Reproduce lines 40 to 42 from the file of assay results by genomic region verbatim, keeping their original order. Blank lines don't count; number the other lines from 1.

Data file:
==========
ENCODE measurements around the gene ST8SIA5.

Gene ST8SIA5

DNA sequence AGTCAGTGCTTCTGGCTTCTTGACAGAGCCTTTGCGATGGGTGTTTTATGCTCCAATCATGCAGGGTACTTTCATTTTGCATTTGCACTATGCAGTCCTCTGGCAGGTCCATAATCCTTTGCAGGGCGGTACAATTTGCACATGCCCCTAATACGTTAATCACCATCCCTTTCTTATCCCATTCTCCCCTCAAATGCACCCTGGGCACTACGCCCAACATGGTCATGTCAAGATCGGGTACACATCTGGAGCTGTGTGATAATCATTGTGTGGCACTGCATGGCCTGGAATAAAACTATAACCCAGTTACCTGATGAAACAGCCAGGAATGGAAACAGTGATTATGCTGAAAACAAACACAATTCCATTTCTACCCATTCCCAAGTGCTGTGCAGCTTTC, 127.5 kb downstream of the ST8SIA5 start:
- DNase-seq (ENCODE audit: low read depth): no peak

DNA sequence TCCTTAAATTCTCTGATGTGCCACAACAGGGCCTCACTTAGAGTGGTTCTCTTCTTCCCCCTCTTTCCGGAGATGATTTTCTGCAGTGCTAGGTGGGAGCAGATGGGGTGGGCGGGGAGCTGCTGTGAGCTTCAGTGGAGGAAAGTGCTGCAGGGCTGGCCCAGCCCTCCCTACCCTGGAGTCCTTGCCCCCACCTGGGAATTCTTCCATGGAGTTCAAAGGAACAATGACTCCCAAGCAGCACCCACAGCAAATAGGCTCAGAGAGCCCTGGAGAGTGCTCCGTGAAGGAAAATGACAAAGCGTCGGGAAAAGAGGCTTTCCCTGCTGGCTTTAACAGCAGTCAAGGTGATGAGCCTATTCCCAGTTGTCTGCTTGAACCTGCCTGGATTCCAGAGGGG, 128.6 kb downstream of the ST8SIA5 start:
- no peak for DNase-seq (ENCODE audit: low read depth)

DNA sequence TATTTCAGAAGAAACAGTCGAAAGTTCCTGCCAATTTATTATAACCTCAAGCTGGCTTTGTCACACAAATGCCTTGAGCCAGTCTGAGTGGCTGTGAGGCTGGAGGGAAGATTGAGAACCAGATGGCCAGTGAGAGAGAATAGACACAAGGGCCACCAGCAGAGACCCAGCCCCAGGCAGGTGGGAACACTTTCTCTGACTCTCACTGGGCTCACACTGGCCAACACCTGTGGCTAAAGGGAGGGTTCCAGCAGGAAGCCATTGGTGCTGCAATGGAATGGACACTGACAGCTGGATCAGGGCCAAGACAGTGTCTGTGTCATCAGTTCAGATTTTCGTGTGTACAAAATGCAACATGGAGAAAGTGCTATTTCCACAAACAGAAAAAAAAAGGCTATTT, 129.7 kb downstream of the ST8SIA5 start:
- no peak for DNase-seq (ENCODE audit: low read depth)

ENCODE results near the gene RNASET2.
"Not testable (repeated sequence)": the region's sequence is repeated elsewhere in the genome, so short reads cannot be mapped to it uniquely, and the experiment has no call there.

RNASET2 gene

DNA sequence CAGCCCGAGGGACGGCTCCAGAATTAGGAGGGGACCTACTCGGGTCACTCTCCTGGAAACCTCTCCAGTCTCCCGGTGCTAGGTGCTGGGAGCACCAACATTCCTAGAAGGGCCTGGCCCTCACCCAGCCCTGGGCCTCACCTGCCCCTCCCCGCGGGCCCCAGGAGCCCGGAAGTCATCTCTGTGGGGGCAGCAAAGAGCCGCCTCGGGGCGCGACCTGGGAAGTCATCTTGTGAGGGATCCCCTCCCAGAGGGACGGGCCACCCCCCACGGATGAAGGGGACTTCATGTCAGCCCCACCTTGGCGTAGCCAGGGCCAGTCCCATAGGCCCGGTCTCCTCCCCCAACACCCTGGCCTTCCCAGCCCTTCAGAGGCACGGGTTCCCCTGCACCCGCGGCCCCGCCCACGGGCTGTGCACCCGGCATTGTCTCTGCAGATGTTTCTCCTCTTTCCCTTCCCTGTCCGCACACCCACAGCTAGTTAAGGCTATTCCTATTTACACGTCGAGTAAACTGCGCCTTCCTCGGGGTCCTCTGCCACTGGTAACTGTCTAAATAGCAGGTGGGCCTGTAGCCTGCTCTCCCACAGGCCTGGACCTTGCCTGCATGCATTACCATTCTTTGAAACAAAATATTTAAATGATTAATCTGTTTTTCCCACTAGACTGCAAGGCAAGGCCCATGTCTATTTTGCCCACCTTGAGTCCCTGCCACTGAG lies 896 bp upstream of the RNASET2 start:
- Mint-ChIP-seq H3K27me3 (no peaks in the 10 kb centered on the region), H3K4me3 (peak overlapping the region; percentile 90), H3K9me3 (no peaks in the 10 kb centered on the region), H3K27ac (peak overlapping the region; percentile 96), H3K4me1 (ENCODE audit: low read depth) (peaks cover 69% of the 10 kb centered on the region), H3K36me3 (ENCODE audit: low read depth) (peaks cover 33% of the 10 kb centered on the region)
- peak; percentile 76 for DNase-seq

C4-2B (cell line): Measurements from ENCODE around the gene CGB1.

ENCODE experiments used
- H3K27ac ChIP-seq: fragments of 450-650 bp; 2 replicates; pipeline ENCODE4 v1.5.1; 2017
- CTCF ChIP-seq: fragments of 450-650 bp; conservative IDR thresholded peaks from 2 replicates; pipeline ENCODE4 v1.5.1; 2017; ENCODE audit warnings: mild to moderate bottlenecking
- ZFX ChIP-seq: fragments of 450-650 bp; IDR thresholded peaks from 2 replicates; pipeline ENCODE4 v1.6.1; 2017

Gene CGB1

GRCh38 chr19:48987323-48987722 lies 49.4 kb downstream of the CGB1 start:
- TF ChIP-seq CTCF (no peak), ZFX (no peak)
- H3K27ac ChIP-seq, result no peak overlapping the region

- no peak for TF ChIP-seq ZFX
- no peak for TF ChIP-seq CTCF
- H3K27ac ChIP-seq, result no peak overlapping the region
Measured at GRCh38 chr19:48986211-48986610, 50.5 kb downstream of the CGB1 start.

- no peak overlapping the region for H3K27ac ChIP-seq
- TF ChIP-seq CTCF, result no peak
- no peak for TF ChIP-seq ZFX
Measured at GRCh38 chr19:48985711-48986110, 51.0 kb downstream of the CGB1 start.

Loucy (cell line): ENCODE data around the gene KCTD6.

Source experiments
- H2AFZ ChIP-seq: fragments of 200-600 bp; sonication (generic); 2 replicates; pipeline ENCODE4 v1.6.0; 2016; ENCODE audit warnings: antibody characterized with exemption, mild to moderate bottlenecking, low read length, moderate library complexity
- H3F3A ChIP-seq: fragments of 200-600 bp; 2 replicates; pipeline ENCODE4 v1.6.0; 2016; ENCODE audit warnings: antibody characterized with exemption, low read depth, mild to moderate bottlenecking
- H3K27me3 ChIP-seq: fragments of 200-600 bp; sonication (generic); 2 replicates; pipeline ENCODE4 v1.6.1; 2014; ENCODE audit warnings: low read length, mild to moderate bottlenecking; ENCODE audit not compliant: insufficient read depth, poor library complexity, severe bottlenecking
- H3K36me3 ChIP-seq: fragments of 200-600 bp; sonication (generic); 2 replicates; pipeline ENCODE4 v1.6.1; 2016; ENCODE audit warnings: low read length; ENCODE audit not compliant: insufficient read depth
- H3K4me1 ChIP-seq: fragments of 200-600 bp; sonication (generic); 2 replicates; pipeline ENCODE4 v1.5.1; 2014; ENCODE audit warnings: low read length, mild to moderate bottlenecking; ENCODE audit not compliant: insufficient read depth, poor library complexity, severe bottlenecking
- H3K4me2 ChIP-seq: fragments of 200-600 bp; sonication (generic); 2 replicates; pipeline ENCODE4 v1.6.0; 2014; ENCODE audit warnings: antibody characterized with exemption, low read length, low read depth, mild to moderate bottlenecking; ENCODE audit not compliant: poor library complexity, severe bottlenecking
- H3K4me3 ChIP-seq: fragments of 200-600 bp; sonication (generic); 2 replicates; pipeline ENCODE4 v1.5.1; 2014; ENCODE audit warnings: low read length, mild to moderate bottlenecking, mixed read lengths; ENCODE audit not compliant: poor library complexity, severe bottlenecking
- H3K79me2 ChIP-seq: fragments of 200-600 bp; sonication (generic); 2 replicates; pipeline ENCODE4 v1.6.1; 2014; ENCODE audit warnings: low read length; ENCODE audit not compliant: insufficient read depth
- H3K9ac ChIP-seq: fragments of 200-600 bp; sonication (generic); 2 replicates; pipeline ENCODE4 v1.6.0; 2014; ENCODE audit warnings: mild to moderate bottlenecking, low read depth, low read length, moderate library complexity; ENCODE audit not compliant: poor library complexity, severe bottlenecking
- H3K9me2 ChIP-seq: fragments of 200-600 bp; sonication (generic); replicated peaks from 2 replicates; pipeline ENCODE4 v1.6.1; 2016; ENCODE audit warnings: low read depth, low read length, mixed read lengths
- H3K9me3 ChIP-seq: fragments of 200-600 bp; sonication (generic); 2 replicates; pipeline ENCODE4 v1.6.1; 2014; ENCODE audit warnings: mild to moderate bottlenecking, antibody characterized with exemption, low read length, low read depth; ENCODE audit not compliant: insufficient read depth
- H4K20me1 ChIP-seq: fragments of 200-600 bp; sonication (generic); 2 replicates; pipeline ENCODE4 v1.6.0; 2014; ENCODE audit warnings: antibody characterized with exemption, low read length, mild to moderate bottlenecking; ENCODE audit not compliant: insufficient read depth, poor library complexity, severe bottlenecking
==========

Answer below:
- H3K4me3 ChIP-seq: fragments of 200-600 bp; sonication (generic); 2 replicates; pipeline ENCODE4 v1.5.1; 2014; ENCODE audit warnings: low read length, mild to moderate bottlenecking, mixed read lengths; ENCODE audit not compliant: poor library complexity, severe bottlenecking
- H3K79me2 ChIP-seq: fragments of 200-600 bp; sonication (generic); 2 replicates; pipeline ENCODE4 v1.6.1; 2014; ENCODE audit warnings: low read length; ENCODE audit not compliant: insufficient read depth
- H3K9ac ChIP-seq: fragments of 200-600 bp; sonication (generic); 2 replicates; pipeline ENCODE4 v1.6.0; 2014; ENCODE audit warnings: mild to moderate bottlenecking, low read depth, low read length, moderate library complexity; ENCODE audit not compliant: poor library complexity, severe bottlenecking